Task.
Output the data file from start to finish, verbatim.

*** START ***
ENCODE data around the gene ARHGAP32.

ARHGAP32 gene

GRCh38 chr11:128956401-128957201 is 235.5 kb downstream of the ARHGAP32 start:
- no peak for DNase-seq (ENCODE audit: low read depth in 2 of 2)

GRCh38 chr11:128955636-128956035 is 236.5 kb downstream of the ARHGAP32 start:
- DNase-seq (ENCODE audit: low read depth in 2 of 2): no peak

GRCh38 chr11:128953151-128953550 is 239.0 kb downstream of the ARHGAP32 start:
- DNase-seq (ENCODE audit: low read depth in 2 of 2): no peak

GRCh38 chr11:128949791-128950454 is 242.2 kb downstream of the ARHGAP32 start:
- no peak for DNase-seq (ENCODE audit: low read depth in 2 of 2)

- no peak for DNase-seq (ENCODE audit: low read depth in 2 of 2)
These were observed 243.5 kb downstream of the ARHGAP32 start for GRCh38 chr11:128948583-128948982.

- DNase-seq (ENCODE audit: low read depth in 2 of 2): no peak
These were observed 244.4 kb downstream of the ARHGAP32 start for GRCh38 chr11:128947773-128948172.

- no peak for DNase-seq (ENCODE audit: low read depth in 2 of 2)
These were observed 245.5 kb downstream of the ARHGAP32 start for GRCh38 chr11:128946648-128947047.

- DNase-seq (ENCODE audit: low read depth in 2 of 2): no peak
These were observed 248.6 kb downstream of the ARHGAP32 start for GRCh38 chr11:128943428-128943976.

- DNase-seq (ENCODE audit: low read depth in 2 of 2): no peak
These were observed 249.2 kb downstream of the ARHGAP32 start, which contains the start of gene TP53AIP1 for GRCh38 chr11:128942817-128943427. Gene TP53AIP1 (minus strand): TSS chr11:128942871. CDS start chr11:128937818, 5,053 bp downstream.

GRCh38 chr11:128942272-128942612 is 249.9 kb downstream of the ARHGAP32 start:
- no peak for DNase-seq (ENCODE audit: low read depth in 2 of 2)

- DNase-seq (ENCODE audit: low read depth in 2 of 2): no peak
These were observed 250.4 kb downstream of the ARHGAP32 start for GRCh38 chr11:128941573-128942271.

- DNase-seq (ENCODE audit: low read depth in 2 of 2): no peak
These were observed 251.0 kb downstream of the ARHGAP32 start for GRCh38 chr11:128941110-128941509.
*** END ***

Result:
ENCODE data around the gene ARHGAP32.

ARHGAP32 gene

GRCh38 chr11:128956401-128957201 is 235.5 kb downstream of the ARHGAP32 start:
- no peak for DNase-seq (ENCODE audit: low read depth in 2 of 2)

GRCh38 chr11:128955636-128956035 is 236.5 kb downstream of the ARHGAP32 start:
- DNase-seq (ENCODE audit: low read depth in 2 of 2): no peak

GRCh38 chr11:128953151-128953550 is 239.0 kb downstream of the ARHGAP32 start:
- DNase-seq (ENCODE audit: low read depth in 2 of 2): no peak

GRCh38 chr11:128949791-128950454 is 242.2 kb downstream of the ARHGAP32 start:
- no peak for DNase-seq (ENCODE audit: low read depth in 2 of 2)

- no peak for DNase-seq (ENCODE audit: low read depth in 2 of 2)
These were observed 243.5 kb downstream of the ARHGAP32 start for GRCh38 chr11:128948583-128948982.

- DNase-seq (ENCODE audit: low read depth in 2 of 2): no peak
These were observed 244.4 kb downstream of the ARHGAP32 start for GRCh38 chr11:128947773-128948172.

- no peak for DNase-seq (ENCODE audit: low read depth in 2 of 2)
These were observed 245.5 kb downstream of the ARHGAP32 start for GRCh38 chr11:128946648-128947047.

- DNase-seq (ENCODE audit: low read depth in 2 of 2): no peak
These were observed 248.6 kb downstream of the ARHGAP32 start for GRCh38 chr11:128943428-128943976.

- DNase-seq (ENCODE audit: low read depth in 2 of 2): no peak
These were observed 249.2 kb downstream of the ARHGAP32 start, which contains the start of gene TP53AIP1 for GRCh38 chr11:128942817-128943427. Gene TP53AIP1 (minus strand): TSS chr11:128942871. CDS start chr11:128937818, 5,053 bp downstream.

GRCh38 chr11:128942272-128942612 is 249.9 kb downstream of the ARHGAP32 start:
- no peak for DNase-seq (ENCODE audit: low read depth in 2 of 2)

- DNase-seq (ENCODE audit: low read depth in 2 of 2): no peak
These were observed 250.4 kb downstream of the ARHGAP32 start for GRCh38 chr11:128941573-128942271.

- DNase-seq (ENCODE audit: low read depth in 2 of 2): no peak
These were observed 251.0 kb downstream of the ARHGAP32 start for GRCh38 chr11:128941110-128941509.